Ranger Diary

Spectacle Lake
Spectacle Lake

My job title and duties are a little different this summer. My friend John has taken a work detail to Nevada for 4 months, and I am temporarily filling in for him as “wilderness manager”. This means I am responsible for the stewardship of 70,000+ acres of Congressionally-designated wilderness, the Alpine Lakes Wilderness which straddles the Cascade Range in Washington. The North Cascades begin here.

Because neither John nor my boss is a micro-manager, I can make what I want of this opportunity. What I most want is to manage my little portion of this place from the field. I have no formal crew to supervise, only a handful of volunteers and visiting wilderness rangers to coordinate. An Earthcorps crew is coming for two weeks, and I’ll be overseeing their efforts to deal with backcountry toilets and restore campsites. As a ranger myself, my job is to hike and explore, check on things (trails, campsites, areas burned in wildfires, etc.), and talk to people. Being close to the urbanized Puget Sound area means that parts of the Alpine Lakes are heavily visited by human beings. I prefer to believe that the wilderness takes care of itself perfectly well without interference from “wilderness managers”. The unpredictable element that requires management is the people who show up to recreate.

So for the next couple of months, this blog will be where I track some of my observations about nature and humans and human nature, and whatever else else strikes my funny bone.

DAY ONE: July, 3, 2013
Topic of the Day = Pests.
My backpack is rigged for three nights out. I plan to set up a base camp at Pete Lake and take a different hike each day to scout trail conditions, snow levels, and talk to hikers about wilderness regulations and Leave No Trace outdoor ethics. It’s a warm day, and humid as I plunge into the brush to take a shortcut to the trail. The first pest of the day makes itself known: the earworm.

I have been plagued by earworms since childhood. With the invention of transistor radios in the 1950s, it was possible to have music anywhere. Growing up in the 60s, my head filled with popular music of the day, film scores, and commercial jingles. The human brain being the mystery that it is, any of this auditory material is subject to being dredged up at any time. I hypothesize that the rhythm of walking on a trail triggers the remembered rhythms of songs. Thus the earworm comes into being–that fraghment of song that repeats over and over and over in one’s head. My first real experience of this was when I was a wilderness ranger in 1981–my boyfriend was an avid Grateful Dead fan, and I spent four days in the mountains hearing them sing “Truckin'” until I thought I would go mad. Then there was the time the trail crew was given a ride to a trailhead, and the driver insisted on listening to the radio. The last thing we heard before diving into the backcountry was Tom Jones belting out “What’s Up, Pussycat?”. Pure torture. I’ve learned over the years that if I can fill my head with music I like prior to a trip, some of the edge can be taken off earworms. So this time I had the iPod in the truck and sang along with Neil Young “Keep on Rockin’ in the Free World”, and a song by REM that never fails to make me smile–the words are so random and obscure. It’s the one with the good mandolin riff. I thought I was taking good care of myself, but as soon as I was a half mile down the trail here it came: “Super-cali-fragilistic-expi-al-o-docious!” What?! How did Mary Poppins get into my head? And if that wasn’t bad enough, the alternate was “Hi Ho, Hi Ho, It’s off to work I go…” Rock and roll displaced by the Disney medley–why, brain, why???

Which made the appearance of the second pest of the day almost welcome. The mosquito! Yes, it just wouldn’t be summer in the mountains with out this small whining insect. Actually, vast numbers of them. There are two things that happen to water when the snow melts. The first option is that it melts into a stream and runs off into bigger streams. The second option is that it collects in a low spot and creates a pool/puddle/pond/tarn which is the ideal place for mosquito larvae to develop into adults and infest the forest with the buzzing of tiny diaphonous wings. As a naturalist, I understand the biological imperative–live, mate, die asnd ensure the proliferation of one’s species. The mosquitoes’ strategy is that there’s strength in numbers. Despite the multitudes of them that feed birds, frogs, fish, and the multitudes that are slapped to death by campers, there are still multitudes at large. As individuals, they don’t have long life spans. But there are just so many of them. Just now I did a little clicking around the internet and learned that Washington state is home to only 37 species of mosquito (out of 25,000 worldwide). They are adapted to habitats as diverse as willow flats along the Columbia River to irrigated farmland to high mountain meadows. It is this latter that I am most interested in. I found a 1952 Department of Agriculture handbook “Mosquitoes of the Northwestern States” that details the natural history and management of this insect pest. Most of the mountain mosquitoes belong to the genus Aedes and have species names like increpitus, hexodontus, communis and vexans. The narrative repeatedly includes the words “annoying”, “irritating” and “prodigious numbers”. Not much has changed since 1952. Personally, I have years of experience living with mosquitoes. So I roll down my sleeves and slip on a boonie hat from which I drape mosquito netting over my face. When they bite through my shirt, I rub a little geraniol, citronella and spearmint oil on my shoulders and keep hiking.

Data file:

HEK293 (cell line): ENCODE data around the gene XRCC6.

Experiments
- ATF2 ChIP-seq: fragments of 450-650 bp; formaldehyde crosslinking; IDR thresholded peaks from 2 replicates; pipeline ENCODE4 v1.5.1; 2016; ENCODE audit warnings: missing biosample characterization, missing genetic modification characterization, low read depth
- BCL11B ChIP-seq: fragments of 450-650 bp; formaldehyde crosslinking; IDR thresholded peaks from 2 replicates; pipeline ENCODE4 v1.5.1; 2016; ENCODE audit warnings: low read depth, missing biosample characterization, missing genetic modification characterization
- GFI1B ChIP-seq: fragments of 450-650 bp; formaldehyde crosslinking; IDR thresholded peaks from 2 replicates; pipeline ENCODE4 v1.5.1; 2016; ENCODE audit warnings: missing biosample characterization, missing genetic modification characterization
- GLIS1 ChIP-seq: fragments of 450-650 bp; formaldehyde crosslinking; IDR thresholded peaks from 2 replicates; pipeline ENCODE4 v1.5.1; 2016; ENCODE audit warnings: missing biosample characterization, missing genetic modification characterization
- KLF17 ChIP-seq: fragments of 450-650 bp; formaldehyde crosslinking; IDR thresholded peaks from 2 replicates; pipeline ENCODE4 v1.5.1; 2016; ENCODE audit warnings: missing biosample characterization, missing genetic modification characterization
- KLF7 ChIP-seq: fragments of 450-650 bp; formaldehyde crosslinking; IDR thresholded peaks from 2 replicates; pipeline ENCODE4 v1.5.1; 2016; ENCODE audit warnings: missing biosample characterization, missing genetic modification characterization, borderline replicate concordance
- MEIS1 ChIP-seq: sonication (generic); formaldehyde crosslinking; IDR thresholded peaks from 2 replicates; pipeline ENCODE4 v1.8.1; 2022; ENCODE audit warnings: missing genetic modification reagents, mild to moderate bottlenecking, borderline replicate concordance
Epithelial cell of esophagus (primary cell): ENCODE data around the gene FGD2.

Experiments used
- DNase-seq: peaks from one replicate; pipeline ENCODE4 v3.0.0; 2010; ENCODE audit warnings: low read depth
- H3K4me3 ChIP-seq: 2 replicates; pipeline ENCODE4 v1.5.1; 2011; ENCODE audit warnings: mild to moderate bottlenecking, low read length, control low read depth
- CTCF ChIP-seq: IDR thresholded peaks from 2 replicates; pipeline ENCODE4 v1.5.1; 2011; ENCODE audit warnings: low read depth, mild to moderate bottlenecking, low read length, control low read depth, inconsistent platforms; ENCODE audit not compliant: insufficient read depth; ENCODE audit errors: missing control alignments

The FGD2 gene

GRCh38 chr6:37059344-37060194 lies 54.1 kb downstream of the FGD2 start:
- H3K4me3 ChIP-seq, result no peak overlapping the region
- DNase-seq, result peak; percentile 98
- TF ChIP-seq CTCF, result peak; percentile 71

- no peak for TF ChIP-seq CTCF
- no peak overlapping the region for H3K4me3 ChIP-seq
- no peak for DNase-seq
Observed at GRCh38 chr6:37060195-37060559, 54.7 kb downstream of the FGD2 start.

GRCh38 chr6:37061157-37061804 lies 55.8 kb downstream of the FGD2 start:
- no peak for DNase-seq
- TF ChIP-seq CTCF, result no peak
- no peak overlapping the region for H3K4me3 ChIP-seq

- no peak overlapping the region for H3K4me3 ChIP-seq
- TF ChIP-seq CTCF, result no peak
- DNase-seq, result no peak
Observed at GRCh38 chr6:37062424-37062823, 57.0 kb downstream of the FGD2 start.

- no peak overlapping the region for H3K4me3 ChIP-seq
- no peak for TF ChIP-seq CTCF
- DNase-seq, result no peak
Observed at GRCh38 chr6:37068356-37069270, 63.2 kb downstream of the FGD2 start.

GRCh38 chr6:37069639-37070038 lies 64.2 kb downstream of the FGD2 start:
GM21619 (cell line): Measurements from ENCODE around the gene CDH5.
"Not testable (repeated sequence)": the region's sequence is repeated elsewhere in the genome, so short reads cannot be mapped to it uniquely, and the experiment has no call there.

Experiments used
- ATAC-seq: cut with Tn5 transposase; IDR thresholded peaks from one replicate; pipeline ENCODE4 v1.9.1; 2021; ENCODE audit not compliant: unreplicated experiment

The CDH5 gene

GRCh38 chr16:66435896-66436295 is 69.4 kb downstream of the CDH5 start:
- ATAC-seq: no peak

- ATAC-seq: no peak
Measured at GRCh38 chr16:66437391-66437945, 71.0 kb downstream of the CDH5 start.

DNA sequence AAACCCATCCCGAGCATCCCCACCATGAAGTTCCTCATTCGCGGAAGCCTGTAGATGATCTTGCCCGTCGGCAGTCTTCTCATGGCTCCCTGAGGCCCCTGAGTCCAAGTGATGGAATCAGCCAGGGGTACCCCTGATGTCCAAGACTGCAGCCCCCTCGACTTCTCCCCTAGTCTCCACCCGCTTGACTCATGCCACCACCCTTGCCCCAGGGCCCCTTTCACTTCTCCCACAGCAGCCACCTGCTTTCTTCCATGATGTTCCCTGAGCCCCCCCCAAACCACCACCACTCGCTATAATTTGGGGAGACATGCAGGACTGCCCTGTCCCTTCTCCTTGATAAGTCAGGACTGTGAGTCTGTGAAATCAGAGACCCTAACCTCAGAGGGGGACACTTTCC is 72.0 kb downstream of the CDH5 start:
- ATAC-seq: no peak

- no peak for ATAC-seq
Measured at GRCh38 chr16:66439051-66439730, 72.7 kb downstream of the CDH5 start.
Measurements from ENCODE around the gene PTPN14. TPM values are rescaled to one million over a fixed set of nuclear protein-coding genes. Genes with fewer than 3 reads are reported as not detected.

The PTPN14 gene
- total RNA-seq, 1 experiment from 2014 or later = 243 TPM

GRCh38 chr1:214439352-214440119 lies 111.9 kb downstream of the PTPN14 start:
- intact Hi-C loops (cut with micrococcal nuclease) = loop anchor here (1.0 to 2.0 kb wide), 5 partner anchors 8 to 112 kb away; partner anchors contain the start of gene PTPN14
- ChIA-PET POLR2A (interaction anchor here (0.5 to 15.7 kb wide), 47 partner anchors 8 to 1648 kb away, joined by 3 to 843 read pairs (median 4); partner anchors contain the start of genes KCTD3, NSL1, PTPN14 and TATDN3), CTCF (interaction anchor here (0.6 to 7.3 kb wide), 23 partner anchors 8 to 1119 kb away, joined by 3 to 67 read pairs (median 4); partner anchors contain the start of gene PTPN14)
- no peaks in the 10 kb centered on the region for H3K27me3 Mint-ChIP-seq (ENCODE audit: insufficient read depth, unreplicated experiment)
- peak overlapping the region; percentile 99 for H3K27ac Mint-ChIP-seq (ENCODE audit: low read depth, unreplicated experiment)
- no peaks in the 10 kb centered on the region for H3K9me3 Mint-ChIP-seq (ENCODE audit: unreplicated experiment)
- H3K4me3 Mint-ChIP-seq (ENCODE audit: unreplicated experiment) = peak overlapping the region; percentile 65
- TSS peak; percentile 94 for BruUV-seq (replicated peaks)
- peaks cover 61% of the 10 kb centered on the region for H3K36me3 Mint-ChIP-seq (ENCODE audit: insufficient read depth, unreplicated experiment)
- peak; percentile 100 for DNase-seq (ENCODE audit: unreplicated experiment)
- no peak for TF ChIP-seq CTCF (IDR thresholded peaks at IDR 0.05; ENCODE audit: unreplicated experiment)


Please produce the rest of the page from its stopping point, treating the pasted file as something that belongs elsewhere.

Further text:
DAY TWO: July 4, 2013
Topic of the Day = Exuberance
After a relaxing evening in camp and a good night’s sleep, I wake to the echoing trills of varied thrushes and chirps of evening grosbeaks. The morning is cool enough that I slip into my puffy down jacket while drinking a cup of green tea. It’s so good to be out! I love the simplicity of life in the woods.

Without looking at my map, I head out for the day. I know exactly where I am going: up the Waptus Pass Trail. This terrain was shaped when the last glaciers retreated at the end of the last ice age. Big U-shaped valleys, shallow at the bottom and steep in the sides. Not only steep, but littered with the rubble of rocks left behind. Under the thin forest soil is a layer of rounded cobbles. Sections of the trail are like walking on big ball bearings. Every year the trail crew heaves rocks out of the trenches that form, but it doesn’t help much. Short switchbacks zigzag up the brow of a the ridge. It’s sweaty hiking. After some climbing, the trail grade moderates and I wander through the woods and descend to a creek crossing. Time to replenish my water supply. New to me this year is a Katadyn Hiker Pro water filter from Switzerland–a lightweight durable unit. I haven’t swallowed unfiltered water from the backcountry since I was a teenager, having witnessed friends suffering from giardiasis.